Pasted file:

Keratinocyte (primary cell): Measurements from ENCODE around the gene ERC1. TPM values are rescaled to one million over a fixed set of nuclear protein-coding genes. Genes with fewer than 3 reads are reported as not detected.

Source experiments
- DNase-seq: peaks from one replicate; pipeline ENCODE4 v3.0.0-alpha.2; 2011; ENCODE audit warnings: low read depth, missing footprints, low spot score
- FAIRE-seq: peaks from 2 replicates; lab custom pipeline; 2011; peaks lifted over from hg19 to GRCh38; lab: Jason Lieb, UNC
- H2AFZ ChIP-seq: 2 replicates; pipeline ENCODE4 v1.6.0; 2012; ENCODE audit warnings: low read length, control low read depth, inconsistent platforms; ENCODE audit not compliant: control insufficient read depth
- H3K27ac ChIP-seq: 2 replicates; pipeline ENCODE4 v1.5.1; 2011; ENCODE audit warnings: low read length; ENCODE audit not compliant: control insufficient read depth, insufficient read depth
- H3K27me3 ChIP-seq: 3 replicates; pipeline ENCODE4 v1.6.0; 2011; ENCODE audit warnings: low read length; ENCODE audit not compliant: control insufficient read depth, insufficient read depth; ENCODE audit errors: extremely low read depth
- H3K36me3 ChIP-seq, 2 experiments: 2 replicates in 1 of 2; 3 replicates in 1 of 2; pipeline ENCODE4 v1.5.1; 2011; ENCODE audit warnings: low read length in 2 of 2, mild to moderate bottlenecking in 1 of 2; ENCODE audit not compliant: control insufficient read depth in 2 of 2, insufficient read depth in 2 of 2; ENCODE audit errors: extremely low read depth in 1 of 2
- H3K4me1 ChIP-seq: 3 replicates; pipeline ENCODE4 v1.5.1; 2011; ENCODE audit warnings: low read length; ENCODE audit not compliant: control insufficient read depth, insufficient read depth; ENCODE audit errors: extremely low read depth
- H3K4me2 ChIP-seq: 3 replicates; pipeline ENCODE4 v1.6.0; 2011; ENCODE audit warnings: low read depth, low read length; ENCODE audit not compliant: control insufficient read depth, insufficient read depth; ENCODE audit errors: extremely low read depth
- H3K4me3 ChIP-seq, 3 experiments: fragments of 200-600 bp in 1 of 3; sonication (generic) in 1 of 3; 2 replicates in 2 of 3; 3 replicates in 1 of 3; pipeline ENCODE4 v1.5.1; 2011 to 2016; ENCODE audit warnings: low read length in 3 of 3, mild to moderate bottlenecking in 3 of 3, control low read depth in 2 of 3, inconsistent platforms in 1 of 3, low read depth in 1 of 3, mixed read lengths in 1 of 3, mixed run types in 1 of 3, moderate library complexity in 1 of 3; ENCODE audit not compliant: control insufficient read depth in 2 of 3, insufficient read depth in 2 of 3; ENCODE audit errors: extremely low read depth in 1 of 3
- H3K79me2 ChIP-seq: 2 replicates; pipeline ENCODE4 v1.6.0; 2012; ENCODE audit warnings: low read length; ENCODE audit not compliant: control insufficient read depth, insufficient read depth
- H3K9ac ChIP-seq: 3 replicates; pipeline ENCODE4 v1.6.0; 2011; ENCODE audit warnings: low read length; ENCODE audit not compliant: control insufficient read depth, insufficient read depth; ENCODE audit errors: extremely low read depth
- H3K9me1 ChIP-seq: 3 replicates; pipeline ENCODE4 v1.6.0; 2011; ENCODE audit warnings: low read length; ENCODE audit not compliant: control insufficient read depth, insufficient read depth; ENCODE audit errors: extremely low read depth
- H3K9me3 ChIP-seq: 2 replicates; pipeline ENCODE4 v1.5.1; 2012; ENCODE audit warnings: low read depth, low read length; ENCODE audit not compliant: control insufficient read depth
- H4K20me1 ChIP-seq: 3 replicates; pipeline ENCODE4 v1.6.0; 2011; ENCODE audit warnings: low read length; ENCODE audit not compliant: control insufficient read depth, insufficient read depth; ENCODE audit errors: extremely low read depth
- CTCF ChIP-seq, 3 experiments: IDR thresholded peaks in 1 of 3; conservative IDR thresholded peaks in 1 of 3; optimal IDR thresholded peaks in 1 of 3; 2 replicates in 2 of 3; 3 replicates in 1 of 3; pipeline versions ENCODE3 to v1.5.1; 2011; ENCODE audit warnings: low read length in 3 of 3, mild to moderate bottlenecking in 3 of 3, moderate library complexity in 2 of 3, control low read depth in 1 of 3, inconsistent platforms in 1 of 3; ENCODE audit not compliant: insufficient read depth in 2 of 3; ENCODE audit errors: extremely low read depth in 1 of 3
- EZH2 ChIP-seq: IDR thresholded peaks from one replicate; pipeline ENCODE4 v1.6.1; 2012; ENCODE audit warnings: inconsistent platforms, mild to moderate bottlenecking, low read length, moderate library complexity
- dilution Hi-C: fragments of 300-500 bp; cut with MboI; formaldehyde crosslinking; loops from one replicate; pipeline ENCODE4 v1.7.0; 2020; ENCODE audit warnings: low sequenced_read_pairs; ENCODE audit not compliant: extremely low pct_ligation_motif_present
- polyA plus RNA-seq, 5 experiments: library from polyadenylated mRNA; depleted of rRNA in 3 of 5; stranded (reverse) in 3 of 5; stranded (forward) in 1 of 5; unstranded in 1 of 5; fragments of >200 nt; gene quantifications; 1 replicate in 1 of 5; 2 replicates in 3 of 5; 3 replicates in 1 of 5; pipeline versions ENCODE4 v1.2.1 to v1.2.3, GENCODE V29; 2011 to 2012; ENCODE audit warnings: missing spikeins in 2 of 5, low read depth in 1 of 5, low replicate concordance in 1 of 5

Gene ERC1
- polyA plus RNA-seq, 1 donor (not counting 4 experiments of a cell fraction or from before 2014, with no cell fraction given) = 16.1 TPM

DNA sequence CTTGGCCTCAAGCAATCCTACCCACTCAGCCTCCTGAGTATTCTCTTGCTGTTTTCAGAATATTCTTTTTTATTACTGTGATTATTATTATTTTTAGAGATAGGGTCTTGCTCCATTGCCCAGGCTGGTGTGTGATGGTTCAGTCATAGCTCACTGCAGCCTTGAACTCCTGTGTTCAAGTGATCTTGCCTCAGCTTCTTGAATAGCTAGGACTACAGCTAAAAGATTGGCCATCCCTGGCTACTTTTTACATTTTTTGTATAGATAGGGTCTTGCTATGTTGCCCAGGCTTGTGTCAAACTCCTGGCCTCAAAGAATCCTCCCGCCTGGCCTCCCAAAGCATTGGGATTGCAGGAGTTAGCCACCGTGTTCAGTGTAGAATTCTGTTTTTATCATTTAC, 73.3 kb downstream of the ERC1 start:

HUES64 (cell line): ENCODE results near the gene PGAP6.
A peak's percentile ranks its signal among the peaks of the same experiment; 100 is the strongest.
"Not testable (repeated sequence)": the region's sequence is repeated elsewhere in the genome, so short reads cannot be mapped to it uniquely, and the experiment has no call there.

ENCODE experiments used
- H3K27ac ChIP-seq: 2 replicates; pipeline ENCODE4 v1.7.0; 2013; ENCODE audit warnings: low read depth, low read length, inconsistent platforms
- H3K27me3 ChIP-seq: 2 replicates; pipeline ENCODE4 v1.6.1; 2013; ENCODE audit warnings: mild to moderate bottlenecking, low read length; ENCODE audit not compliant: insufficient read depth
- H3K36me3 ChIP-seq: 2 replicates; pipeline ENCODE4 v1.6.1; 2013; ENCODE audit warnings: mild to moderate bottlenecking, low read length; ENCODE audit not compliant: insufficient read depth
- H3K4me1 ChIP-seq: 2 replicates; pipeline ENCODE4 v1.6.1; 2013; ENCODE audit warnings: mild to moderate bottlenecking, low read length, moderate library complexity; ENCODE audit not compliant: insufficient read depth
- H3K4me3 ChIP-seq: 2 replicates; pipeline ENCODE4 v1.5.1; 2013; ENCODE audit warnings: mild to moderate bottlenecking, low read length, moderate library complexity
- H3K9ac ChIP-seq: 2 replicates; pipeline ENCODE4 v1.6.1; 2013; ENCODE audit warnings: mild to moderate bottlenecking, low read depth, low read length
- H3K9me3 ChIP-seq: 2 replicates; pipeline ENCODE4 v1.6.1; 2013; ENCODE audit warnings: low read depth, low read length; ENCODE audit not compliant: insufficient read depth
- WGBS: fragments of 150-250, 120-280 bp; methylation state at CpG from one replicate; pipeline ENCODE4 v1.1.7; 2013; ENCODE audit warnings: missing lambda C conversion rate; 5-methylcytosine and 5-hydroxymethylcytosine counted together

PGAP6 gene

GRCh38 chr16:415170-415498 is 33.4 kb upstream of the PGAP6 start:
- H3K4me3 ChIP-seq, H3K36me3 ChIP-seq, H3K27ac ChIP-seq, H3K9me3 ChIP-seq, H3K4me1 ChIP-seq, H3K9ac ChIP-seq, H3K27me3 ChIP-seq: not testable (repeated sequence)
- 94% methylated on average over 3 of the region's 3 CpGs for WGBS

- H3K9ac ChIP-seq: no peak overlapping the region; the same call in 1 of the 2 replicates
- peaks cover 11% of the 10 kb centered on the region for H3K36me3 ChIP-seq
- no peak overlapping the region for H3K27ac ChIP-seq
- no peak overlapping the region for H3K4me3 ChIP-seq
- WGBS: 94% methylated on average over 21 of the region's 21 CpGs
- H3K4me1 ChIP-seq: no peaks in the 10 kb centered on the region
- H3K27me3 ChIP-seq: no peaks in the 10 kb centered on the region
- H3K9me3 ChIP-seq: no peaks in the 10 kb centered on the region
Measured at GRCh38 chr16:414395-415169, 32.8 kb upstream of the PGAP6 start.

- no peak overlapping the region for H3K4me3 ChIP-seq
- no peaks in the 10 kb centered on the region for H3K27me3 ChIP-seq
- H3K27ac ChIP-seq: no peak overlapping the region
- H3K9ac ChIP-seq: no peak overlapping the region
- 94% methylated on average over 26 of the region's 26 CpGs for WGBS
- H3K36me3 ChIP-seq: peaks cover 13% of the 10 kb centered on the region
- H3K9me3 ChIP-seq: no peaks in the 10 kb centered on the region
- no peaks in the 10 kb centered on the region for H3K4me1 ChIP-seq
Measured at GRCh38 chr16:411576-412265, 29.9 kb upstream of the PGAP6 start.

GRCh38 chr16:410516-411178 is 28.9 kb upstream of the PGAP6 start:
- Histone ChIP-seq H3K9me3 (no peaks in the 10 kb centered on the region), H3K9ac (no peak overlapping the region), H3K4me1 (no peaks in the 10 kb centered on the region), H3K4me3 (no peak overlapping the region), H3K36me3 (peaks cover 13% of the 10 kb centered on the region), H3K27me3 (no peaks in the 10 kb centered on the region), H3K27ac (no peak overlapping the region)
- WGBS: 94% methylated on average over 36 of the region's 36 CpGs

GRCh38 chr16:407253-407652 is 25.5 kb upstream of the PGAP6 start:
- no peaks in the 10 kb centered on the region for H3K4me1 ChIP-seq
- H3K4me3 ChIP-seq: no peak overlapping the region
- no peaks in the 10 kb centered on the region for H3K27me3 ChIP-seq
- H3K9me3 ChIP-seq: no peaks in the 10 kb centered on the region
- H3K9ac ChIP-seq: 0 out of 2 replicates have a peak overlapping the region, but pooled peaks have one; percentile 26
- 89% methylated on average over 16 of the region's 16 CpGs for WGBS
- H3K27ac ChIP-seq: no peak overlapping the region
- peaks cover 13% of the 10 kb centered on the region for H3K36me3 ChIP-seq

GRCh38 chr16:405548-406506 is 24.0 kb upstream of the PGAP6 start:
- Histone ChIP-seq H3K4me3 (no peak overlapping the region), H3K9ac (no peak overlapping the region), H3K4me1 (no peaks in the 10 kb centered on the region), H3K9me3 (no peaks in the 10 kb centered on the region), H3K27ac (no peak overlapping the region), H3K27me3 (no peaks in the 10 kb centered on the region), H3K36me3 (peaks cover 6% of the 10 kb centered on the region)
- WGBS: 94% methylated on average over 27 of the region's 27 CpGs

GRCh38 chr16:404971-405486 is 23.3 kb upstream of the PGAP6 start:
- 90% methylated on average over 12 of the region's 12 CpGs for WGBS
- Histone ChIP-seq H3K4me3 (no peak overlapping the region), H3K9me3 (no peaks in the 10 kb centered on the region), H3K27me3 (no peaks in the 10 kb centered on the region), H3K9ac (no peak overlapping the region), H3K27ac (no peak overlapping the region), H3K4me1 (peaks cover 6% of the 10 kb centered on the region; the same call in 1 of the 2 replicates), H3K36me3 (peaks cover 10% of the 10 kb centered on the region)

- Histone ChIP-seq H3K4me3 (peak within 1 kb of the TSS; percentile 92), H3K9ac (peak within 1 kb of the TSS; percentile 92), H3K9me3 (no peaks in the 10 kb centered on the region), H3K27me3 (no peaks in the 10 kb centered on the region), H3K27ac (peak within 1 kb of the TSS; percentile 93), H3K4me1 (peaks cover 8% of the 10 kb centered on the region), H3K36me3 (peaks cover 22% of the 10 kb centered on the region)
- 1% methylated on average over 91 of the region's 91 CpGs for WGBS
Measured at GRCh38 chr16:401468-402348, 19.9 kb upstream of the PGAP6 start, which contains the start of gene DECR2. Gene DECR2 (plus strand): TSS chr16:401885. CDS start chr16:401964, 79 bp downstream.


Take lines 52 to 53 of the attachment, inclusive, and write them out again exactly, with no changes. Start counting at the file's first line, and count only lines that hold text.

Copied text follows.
- H3K9ac ChIP-seq: no peak overlapping the region
- 94% methylated on average over 26 of the region's 26 CpGs for WGBS